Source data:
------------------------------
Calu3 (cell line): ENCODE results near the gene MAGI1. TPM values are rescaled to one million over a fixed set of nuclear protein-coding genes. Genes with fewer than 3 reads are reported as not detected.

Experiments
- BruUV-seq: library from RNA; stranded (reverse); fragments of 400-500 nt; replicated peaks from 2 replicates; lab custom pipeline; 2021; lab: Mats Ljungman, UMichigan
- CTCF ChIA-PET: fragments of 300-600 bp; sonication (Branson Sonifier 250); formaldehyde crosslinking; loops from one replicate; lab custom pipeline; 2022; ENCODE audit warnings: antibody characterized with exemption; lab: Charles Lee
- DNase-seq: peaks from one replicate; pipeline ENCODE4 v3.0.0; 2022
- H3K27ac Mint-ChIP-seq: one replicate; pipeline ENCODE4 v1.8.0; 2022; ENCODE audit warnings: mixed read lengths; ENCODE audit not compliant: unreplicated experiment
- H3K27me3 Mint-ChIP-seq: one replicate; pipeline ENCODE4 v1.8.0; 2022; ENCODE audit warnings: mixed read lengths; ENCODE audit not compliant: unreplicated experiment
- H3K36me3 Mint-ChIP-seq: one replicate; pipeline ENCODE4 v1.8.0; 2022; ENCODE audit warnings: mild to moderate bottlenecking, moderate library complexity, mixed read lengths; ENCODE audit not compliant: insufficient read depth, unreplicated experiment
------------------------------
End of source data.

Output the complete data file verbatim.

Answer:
Calu3 (cell line): ENCODE results near the gene MAGI1. TPM values are rescaled to one million over a fixed set of nuclear protein-coding genes. Genes with fewer than 3 reads are reported as not detected.

Experiments
- BruUV-seq: library from RNA; stranded (reverse); fragments of 400-500 nt; replicated peaks from 2 replicates; lab custom pipeline; 2021; lab: Mats Ljungman, UMichigan
- CTCF ChIA-PET: fragments of 300-600 bp; sonication (Branson Sonifier 250); formaldehyde crosslinking; loops from one replicate; lab custom pipeline; 2022; ENCODE audit warnings: antibody characterized with exemption; lab: Charles Lee
- DNase-seq: peaks from one replicate; pipeline ENCODE4 v3.0.0; 2022
- H3K27ac Mint-ChIP-seq: one replicate; pipeline ENCODE4 v1.8.0; 2022; ENCODE audit warnings: mixed read lengths; ENCODE audit not compliant: unreplicated experiment
- H3K27me3 Mint-ChIP-seq: one replicate; pipeline ENCODE4 v1.8.0; 2022; ENCODE audit warnings: mixed read lengths; ENCODE audit not compliant: unreplicated experiment
- H3K36me3 Mint-ChIP-seq: one replicate; pipeline ENCODE4 v1.8.0; 2022; ENCODE audit warnings: mild to moderate bottlenecking, moderate library complexity, mixed read lengths; ENCODE audit not compliant: insufficient read depth, unreplicated experiment